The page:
I recently met up with a couple of fellow explorers for some weekend haikyo adventures here in Japan. It was their first time visiting the country and until meeting me they’d been on the road with only themselves for company. Quite a feat for two foreigners with no knowledge of the country or language!
It had been a while since I’d spent time with guests from overseas, and like any good tourist, they were keen to pepper me with questions about everything they found strange or surprising in Japan. I was happy to oblige, but also surprised to find just how accustomed I’d become to Japan and its customs!
One particular question my friends asked me was about the curious music that plays from loudspeakers in more local towns and housing districts.
Have you ever been outside in your neighborhood around dusk? If so, you might have heard this mysterious music yourself. It drifts softly from loudspeakers as the sun sets on the horizon and can be quite a surprise the first time you hear it – perhaps even a little creepy!
It’s known as the ‘5pm Chime’ (五時のチャイム) or, more officially (and tellingly), the ‘Municipal Disaster Management Radio Communication Network’ (市町村防災行政無線). That should give you some clue as to what it is for, and why you’ve probably never really understood it. After all, if all you’ve ever heard is eerie chimes or music at dusk, that likely means you’ve not experienced any major disasters (a good thing!)
Officially then, the speaker network is part of a nationwide system set up around most villages, towns and cities to warn residents in the case of emergency – especially disaster warnings for tsunamis and informational broadcasts in response to earthquakes.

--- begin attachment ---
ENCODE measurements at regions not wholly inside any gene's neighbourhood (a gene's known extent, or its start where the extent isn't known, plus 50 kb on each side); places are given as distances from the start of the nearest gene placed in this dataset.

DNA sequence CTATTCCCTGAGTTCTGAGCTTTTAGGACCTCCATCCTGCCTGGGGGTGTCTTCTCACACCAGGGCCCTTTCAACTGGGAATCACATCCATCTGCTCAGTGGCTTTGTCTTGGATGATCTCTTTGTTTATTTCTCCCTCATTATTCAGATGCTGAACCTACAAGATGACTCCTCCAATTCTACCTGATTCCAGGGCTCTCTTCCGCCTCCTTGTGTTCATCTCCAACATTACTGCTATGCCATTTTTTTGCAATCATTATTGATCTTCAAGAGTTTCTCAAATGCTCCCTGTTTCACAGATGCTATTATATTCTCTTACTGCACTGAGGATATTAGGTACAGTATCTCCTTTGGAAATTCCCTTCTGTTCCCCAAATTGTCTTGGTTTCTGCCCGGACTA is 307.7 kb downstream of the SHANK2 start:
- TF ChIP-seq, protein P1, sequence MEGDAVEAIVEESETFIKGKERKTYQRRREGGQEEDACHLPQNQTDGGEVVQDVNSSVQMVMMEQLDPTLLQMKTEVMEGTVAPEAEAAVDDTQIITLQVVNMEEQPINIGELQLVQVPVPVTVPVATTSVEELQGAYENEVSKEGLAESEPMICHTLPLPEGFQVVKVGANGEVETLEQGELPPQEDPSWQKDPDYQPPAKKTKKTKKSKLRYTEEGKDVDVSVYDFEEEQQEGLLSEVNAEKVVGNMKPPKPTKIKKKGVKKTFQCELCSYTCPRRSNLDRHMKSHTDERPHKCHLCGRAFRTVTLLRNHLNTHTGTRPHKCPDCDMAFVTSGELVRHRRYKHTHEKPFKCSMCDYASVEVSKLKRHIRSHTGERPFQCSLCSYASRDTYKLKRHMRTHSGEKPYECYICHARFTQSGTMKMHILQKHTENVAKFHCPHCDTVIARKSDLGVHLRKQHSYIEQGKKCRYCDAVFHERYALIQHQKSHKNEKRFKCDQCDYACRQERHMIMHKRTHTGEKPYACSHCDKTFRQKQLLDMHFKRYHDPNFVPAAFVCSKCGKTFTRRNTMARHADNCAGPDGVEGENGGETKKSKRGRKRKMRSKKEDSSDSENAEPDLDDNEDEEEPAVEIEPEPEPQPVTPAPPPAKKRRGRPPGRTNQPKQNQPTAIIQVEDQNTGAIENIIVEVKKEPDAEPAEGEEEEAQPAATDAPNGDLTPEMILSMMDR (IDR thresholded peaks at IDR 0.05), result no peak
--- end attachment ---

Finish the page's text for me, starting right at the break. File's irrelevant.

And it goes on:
Some systems are also set up to broadcast announcements of severe weather, fire, suspicious persons, dangerous wildlife or simply just public announcements of community events or activities. It’s most often heard early in the morning or late in the afternoon and can be a blessing or a curse, depending on your sleep patterns.
But despite all these important uses, the one we hear most often is undoubtedly the 5pm chime. It’s an instrumental version of ‘Yuyaku Koyake’ (夕焼け 小焼け), a Japanese children’s folk song dating back to 1919. The beloved music is used as both a daily safety check to ensure the broadcast system and speakers are working correctly, and also to remind children that playtime is over and that they should return home before dark.
The time varies depending on the season and locality, but the song generally plays between 4-6pm, so just hang around a set of local speakers around that time and you should hear the song. Alternatively, if you’re a night-owl like me, you might find yourself inadvertently using it as your alarm clock on lazy weekends.
Have you heard this song in your neck of the woods? Some localities have different songs, so let me know in the comments if you have heard something different!